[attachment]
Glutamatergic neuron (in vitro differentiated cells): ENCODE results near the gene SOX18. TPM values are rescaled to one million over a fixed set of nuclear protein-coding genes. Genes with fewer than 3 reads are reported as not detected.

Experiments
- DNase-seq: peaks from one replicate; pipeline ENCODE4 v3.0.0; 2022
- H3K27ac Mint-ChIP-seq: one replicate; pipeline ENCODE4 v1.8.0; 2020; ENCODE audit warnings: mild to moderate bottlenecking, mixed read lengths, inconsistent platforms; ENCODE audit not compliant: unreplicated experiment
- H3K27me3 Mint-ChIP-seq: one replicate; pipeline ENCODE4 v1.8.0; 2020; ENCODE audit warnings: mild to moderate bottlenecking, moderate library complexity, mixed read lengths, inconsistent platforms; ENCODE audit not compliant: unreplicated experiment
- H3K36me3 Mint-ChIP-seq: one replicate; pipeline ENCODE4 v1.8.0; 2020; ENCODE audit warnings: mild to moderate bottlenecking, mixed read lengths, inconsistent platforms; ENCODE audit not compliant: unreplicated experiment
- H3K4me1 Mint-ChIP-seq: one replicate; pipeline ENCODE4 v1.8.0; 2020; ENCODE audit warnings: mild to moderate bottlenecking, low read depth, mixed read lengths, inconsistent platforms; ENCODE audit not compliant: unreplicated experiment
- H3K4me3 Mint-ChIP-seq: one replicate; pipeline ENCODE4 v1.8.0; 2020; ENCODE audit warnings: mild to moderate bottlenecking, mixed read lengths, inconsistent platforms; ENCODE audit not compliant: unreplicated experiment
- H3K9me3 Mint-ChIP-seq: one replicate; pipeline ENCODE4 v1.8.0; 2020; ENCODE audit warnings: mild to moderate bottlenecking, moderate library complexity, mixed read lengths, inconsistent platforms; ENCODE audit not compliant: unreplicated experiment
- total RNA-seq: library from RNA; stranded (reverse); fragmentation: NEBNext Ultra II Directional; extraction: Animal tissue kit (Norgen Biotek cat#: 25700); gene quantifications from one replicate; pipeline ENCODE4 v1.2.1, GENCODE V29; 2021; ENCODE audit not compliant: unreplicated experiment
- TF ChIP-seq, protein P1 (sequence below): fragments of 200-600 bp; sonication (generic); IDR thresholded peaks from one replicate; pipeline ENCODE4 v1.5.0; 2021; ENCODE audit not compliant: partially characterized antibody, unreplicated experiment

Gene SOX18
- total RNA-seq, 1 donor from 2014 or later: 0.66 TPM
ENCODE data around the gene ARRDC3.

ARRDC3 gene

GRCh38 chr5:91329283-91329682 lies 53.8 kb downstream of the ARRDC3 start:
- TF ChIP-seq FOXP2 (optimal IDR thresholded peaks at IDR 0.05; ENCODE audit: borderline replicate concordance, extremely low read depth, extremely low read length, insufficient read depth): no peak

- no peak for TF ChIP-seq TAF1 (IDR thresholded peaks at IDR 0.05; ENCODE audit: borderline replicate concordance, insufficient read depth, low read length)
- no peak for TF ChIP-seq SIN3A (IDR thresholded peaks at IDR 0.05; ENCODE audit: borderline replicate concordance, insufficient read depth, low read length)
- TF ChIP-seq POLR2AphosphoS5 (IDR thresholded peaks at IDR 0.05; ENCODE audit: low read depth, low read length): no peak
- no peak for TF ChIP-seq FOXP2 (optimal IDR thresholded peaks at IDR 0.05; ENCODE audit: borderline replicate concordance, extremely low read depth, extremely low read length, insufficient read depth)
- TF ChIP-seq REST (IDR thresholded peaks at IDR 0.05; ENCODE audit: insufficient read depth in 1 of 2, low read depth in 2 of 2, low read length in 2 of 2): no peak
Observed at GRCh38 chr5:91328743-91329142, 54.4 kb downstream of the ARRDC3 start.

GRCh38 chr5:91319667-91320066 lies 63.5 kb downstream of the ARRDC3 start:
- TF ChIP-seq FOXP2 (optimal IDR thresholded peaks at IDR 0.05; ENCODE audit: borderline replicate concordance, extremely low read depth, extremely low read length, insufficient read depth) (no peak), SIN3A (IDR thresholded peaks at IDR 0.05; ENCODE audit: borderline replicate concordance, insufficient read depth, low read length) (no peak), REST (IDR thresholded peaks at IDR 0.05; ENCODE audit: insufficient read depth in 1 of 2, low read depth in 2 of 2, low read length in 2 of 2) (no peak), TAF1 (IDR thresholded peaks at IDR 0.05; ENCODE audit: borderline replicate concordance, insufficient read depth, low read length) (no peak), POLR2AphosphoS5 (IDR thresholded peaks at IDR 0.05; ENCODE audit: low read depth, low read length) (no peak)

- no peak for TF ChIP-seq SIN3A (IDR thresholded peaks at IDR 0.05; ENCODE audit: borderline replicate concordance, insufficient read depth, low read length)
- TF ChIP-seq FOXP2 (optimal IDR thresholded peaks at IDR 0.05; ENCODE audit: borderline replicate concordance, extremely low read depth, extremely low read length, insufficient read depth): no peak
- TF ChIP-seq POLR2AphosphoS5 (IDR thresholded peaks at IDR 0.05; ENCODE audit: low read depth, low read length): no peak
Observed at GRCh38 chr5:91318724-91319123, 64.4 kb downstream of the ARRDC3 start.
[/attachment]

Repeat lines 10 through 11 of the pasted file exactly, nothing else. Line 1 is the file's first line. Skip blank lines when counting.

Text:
- total RNA-seq: library from RNA; stranded (reverse); fragmentation: NEBNext Ultra II Directional; extraction: Animal tissue kit (Norgen Biotek cat#: 25700); gene quantifications from one replicate; pipeline ENCODE4 v1.2.1, GENCODE V29; 2021; ENCODE audit not compliant: unreplicated experiment
- TF ChIP-seq, protein P1 (sequence below): fragments of 200-600 bp; sonication (generic); IDR thresholded peaks from one replicate; pipeline ENCODE4 v1.5.0; 2021; ENCODE audit not compliant: partially characterized antibody, unreplicated experiment